In a world of increasingly sophisticated IT systems where organisations have multiple servers and utilise cloud based solutions to store personal data, the right to be forgotten has received a significant amount of publicity.
Under the Data Protection Act 1998, data subjects (the living individual about whom personal data relates) have certain rights. However, it does not contain a right to be forgotten. A number of the eight data protection principles, which are set out in the Act, include safeguards that mean information is not held indefinitely and the information that is held is not excessive but these rights stop short of amounting to a right to be forgotten.
The most relevant of the principles is principle five, which provides that personal data being processed for any purpose or purposes shall not be kept for longer than is necessary for that purpose or those purposes. However, this is an obligation on the data controller - the organisation that controls the manner in which and the purposes for which personal data is processed - rather than a right for the data subject to request their data is erased.
In addition, section 10 of the Act sets out a right for data subjects to prevent processing of their personal data that is likely to cause damage or distress. The damage or distress caused must be substantial and unwarranted so this is a high threshold to satisfy.
The IT landscape has changed dramatically since the 1998 Act was implemented and many argue that the European framework on which the Act is based is now no longer fit for purpose in a society where the concepts of big data, cloud computing and social media are prevalent. In order to address this, a new European Data Protection Regulation has been proposed and is currently progressing through the European legislative process.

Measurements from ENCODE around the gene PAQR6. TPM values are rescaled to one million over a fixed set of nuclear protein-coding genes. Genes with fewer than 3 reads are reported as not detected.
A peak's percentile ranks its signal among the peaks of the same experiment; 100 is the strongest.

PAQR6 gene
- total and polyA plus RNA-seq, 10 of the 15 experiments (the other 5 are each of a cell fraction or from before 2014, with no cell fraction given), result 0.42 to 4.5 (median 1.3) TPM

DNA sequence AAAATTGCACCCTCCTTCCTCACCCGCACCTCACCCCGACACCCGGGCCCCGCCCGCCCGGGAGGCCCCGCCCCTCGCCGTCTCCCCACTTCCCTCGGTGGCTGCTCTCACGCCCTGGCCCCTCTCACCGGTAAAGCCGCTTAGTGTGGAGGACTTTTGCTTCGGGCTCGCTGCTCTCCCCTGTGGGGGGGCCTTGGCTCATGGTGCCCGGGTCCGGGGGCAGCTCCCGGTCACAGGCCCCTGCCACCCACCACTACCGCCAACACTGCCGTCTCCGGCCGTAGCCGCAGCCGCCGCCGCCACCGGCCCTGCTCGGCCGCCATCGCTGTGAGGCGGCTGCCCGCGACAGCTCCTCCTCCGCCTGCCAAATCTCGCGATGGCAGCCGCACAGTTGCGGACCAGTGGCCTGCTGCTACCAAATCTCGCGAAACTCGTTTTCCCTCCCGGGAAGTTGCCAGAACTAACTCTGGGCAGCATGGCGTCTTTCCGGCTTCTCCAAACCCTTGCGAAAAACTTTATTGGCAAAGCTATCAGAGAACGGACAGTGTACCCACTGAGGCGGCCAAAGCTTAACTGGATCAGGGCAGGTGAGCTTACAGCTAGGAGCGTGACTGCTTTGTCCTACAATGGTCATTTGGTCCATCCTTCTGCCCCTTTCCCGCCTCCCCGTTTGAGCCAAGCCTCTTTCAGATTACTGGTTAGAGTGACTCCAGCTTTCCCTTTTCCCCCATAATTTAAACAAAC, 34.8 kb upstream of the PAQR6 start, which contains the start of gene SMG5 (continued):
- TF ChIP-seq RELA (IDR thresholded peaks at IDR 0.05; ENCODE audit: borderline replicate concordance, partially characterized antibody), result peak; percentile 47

The Regulation, once implemented, will have direct effect in all EU member states. This means the Data Protection Regulation will apply without the need for any local implementing legislation and will largely replace existing data protection laws, including the 1998 Act. The Regulation has been drafted specifically to address the new privacy landscape and the challenges this poses.
In a recent high-profile case, the right to be forgotten was considered in the context of search results generated via Google. An individual in Spain made a complaint against Google Spain which was based on the fact that when the individual's name was searched against on Google, the result showed links to two web pages of a Spanish newspaper that referred to the individual and related to a real estate auction connected with proceedings for the recovery of social security debts.
The Spanish courts referred a number of questions to the Court of Justice of the European Union and particularly asked the Court whether an individual could require the operator of a search engine to remove links to the web pages publishing information about him that was prejudicial or that the individual wanted to be forgotten.
The Court held that the links should be removed where the processing of the personal data did not comply with the European Data Protection directive. The Court found that while the newspaper article was accurate at the time it was published, the Court's view was that the data was no longer necessary so should not be searchable by the name of the individual concerned. However, the Court did highlight that the right to have information removed had to be balanced against the interests of the public in being able to view the information.
The Information Commissioner's Office, in a blog issued shortly after the ruling, emphasised that this judgment was achieved under the existing data protection framework and that it does not create a "full or absolute" right to be forgotten. However, this case did mark a strengthening in approach and has firmly placed the "right to be forgotten" on the radar of many individuals.